"Accommodating" smoke-free policies: tobacco industry’s Courtesy of Choice programme in Latin America
"Accommodating" smoke-free policies: tobacco industry’s Courtesy of Choice programme in Latin America, Published paper by Ernesto M Sebrié and Stanton Arnold Glantz
This paper explains the implementation and effects of the tobacco industry's "Courtesy of Choice" program, designed to "accommodate" smokers as an alternative to smoke-free polices. The program was developed by Philip Morris International (PMI) and was supported by R.J. Reynolds (RJR) and British American Tobacco (BAT) since the mid-1990s in Latin America. The authors analyzed internal tobacco industry documents, BAT "social reports", news reports and tobacco control legislation.
The researchers found that since the mid-1990s, PMI, BAT and RJR promoted Accommodation Programs to maintain the social acceptability of smoking. As in other parts of the world, multinational tobacco companies partnered with third party allies from the hospitality industry in Latin America. The campaign was extended from the hospitality industry (bars, restaurants and hotels) to other venues such as workplaces and airport lounges. A local public relations agency, as well as a network of engineers and other experts in ventilation systems, was hired to promote the tobacco industry’s programme. The most important outcome of these campaigns in several countries was the prevention of meaningful smoke-free policies, both in public places and in workplaces.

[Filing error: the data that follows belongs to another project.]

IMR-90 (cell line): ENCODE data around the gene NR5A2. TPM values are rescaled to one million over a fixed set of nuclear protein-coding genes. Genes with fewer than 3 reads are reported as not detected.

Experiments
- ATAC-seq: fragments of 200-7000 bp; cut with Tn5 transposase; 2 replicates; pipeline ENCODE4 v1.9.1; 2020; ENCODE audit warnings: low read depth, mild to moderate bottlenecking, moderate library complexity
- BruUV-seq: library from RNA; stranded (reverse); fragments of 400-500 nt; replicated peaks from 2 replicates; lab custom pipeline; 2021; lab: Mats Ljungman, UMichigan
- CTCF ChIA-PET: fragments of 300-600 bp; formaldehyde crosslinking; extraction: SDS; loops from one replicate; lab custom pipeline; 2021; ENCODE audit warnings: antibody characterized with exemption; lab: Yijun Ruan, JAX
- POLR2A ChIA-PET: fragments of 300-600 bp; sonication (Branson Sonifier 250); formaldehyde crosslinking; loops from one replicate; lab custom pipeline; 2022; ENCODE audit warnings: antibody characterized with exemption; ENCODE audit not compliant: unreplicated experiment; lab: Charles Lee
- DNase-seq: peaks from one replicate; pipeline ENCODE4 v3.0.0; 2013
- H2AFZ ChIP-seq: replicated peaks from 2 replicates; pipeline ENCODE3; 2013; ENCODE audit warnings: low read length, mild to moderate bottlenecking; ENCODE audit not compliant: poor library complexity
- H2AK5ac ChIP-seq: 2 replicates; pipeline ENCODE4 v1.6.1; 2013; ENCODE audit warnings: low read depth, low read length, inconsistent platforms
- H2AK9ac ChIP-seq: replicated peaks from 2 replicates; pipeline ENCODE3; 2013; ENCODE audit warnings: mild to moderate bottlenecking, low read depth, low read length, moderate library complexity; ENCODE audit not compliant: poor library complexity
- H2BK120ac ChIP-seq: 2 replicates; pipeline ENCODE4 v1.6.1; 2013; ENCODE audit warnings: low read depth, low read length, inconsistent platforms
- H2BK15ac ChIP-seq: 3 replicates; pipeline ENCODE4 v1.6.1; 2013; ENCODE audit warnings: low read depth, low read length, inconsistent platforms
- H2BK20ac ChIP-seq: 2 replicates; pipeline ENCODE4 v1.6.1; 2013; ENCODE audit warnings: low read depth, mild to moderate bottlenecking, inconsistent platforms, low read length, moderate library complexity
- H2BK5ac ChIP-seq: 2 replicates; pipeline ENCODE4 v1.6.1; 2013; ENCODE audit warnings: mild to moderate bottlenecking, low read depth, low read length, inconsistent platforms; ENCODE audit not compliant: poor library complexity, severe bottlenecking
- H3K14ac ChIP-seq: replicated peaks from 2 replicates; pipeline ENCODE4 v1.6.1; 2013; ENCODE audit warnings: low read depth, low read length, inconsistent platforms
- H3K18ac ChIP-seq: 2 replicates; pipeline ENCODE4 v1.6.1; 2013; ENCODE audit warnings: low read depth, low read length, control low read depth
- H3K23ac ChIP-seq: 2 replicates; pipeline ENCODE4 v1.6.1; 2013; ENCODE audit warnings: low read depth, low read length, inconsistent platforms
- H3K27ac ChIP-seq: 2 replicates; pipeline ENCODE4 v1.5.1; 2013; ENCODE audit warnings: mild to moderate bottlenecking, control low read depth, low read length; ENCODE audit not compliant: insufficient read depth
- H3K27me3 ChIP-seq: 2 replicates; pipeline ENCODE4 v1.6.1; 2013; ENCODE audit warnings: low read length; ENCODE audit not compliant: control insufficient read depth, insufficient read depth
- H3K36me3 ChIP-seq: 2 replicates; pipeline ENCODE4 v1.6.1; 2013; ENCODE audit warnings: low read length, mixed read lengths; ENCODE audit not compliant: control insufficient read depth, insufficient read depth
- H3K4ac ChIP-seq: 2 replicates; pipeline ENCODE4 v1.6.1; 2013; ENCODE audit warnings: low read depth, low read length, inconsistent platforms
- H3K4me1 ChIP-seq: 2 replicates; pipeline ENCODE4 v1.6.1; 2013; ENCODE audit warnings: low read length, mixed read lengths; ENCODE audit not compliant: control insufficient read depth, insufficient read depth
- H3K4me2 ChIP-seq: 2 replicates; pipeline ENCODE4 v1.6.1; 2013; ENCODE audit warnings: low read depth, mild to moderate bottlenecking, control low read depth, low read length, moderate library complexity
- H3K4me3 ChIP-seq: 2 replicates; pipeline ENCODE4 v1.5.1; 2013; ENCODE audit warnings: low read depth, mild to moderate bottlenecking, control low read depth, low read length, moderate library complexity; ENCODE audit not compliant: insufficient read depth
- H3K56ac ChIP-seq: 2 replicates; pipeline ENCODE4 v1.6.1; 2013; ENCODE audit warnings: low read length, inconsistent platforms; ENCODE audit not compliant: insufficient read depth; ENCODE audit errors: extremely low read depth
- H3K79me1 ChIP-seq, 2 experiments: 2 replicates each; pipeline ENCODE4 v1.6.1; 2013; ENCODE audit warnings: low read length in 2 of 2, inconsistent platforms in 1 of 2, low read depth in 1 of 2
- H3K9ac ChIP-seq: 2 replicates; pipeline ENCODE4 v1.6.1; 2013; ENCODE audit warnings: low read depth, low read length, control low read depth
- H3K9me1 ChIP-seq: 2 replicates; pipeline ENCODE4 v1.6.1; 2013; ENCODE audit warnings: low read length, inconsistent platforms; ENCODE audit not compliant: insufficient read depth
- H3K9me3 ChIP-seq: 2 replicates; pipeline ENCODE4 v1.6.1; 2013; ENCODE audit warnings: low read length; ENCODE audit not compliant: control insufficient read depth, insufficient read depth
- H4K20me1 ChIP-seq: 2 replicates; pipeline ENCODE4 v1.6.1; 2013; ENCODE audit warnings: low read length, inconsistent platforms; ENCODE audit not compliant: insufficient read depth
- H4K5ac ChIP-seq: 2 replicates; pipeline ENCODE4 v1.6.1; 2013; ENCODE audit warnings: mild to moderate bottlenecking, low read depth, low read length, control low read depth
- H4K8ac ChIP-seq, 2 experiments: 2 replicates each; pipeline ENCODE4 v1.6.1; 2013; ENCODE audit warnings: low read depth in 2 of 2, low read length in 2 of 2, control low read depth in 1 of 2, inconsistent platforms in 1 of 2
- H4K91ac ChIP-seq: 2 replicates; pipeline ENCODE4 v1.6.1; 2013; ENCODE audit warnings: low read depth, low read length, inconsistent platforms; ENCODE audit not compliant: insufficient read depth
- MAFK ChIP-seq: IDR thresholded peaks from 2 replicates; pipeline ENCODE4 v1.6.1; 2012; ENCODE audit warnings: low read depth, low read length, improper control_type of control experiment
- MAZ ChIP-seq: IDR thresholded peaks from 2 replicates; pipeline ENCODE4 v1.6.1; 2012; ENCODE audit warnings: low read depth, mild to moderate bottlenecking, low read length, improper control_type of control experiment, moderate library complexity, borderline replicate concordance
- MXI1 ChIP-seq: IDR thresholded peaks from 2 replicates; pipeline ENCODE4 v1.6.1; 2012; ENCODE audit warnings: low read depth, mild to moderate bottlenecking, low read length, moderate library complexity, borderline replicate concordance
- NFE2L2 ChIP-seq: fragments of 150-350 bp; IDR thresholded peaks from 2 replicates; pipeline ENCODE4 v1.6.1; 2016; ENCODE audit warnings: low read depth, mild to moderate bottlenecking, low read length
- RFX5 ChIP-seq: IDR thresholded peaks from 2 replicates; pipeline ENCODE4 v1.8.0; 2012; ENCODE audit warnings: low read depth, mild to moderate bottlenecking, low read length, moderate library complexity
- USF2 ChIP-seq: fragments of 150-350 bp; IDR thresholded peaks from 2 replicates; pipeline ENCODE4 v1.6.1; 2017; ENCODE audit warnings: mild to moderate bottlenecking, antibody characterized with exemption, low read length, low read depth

The authors conclude that the "Courtesy of Choice" program remains an effective public relations campaign to undermine smoke-free policies in Latin America. The tobacco companies’ accommodation campaign undermines the implementation of measures to protect people from second-hand smoke called for by the World Health Organization Framework Convention on Tobacco Control, perpetuating the exposure to tobacco smoke in indoor enclosed environments.
Related SourceWatch resources
- Clean indoor air/ventilation
- Philip Morris' Ventilation Task Force
- Tobacco industry manipulation of the hospitality industry to maintain smoking in public places
- Tobacco industry front groups
- Secondhand smoke
- Social Costs/Social Values Project